If you want to opt for an installment plan you have to submit the collection information statement. You will have to pay all the taxes you have collected up to the date of closure. 

The forms you will need to submit will depend on the structure of your business. 

If you are a sole proprietor you will file Schedule C by April 15, the year after you close, and indicate it is your final business tax return. 

Remember when submitting your final business tax return for the partnership which is Form 1065 check the “Final Return’ Box. Report your distributed profit and losses to the partners on Schedule K-1

Make sure to submit your employer’s quarterly federal tax return using Form 941. Once this is done issue form W-2 to your employees. Provide final withholding information to the IRS using Form W-3

If you own a food or beverage establishment then you need to report your tip income and allocated tip information on Form 8027.

You might need to provide final information on the financial status of the company’s pension or benefit plan on Form 5500

You also need to issue Form 1099-MISC to any independent contractor you hired. Then report their official payment information to the IRS using Form 1096.

Distribute Whatever Is Left To The Shareholders

This is the final step. After all your debts, taxes, and dues are paid off in full you can distribute among the shareholder whatever is left based on their shares of income.

How To Close A LLC Company

If you own a limited liability Company you must be familiar with the LLC tax guide for business owners. But when closing it your question would be how to close my LLC business. Let us look at that now.

Closing an LLC would require you to follow steps in addition to the ones mentioned above.  

Failure to close an LLC without taking the necessary steps will make you personally liable for the consequences. Consider a scenario where you have transferred the property to your LLC and after a couple of years, you decided to close it down. You won’t get your property back unless the LLC is dissolved. 

Additionally, LLCs are required to pay an annual fee in some states. If your LLC remains alive on paper after you have wrapped it up it will make you liable to pay the fees. 

The formalities to cancel an LLC includes a formal decision to close down the company as laid out in the article of association which usually requires a vote from the shareholder. Once the decision to shut down is approved you can find out the specific legal and regulatory requirements of the state you are situated in and follow the guidelines.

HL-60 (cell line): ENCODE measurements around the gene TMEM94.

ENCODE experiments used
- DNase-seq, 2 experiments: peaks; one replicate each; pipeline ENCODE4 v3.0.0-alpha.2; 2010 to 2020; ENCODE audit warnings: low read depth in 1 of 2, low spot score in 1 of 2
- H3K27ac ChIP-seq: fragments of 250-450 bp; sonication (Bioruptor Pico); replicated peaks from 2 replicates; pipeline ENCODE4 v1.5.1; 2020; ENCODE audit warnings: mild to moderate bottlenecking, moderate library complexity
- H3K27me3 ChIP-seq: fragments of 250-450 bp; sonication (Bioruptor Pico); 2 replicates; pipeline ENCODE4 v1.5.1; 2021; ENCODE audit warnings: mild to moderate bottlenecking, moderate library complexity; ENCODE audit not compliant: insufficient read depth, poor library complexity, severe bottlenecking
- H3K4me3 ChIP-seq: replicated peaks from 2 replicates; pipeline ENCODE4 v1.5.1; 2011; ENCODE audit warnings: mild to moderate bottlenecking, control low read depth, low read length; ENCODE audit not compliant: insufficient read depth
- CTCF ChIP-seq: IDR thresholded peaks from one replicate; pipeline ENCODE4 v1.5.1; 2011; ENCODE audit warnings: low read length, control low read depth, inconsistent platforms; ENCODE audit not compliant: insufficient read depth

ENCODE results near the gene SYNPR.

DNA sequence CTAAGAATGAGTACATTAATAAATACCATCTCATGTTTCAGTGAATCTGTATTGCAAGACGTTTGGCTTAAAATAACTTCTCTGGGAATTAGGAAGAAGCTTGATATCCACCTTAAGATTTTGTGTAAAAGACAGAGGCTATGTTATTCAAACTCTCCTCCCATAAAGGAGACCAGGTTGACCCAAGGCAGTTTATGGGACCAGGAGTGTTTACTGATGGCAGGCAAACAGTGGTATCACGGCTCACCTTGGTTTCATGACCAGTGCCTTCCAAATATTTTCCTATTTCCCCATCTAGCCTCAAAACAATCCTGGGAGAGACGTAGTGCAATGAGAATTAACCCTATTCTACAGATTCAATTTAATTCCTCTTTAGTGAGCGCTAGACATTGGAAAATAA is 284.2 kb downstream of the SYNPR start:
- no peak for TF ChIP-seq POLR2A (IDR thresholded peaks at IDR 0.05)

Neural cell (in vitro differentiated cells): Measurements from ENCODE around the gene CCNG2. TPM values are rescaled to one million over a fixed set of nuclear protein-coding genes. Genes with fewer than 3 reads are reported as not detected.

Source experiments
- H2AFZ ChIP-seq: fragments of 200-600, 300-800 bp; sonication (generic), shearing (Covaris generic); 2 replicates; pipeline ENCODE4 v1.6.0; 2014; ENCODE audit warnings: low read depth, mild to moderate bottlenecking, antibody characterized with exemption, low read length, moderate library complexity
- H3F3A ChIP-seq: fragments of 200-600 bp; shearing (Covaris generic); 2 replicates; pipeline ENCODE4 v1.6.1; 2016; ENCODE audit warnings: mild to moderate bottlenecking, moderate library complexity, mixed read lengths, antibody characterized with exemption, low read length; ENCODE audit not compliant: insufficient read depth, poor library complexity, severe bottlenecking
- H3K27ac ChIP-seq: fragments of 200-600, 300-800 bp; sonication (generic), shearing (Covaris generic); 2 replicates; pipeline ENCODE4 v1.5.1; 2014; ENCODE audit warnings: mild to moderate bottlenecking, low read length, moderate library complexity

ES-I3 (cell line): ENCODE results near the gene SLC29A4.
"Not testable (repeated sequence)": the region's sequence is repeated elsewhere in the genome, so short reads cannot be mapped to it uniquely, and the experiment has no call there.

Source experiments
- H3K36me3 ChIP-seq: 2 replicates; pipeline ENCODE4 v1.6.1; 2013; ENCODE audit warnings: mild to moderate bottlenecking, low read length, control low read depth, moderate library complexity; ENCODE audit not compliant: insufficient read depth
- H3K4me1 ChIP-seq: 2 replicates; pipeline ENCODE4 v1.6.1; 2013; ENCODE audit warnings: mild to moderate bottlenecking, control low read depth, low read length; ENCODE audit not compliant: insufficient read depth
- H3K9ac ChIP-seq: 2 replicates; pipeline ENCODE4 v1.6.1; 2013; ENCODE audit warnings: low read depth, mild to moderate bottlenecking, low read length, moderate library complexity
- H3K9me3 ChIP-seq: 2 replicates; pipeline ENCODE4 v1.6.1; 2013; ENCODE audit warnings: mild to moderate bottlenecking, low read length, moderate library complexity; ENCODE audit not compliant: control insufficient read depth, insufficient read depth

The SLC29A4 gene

You have to submit a form to dissolve an LLC. You need to file IRS dissolution Form 966 with the IRS within a month of the date of dissolution. 

Don’t forget to indicate that this is your final return when you file this Form 1120 and report your income, gains, losses, and deductions. You can consult a tax specialist and find out how to maximize allowable tax deductions and minimize tax liabilities for your LLC. 

Frequently Asked Questions 

Is There A Brief Checklist For Closing A Business?

Here is closing a business checklist that will help you ensure you took all the necessary steps to close down the business. 

  • Take shareholders on board when making the decision
  • Find out the laws and regulations you need to comply with
  • Talk to a specialist
  • Have an exit strategy
  • Plan how you will implement the exit strategy
  • Collect receivables
  • Notify all the stakeholders including employees, creditors & customers
  • Clear your due to your suppliers, creditors, employees & Independent contractors
  • File a final return & related forms
  • Pay taxes
  • Cancel your EIN and close your IRS business account.
  • Keep financial records

How To Let IRS Know Business Is Closed

IRS will know when you indicate it while filing your final return. The relevant forms you need to file will depend on the type of business you have. 

How To Cancel EIN With IRS

Note that the employer identification number (EIN) cannot be canceled instead IRS can close your business account. For this, you need to send them a letter that includes the following

  • The complete legal name of the entity
  • The EIN assigned
  • The Business address
  • EIN assignment notice if you have one. 
  • Reason for closing your account.  

So you now know how to close a business with IRS but it is important to consult a specialist and take their advice so you don’t miss or unknowingly skip anything that would land you in trouble with the tax authority. 

Ines Zemelman, EA
Founder of TFX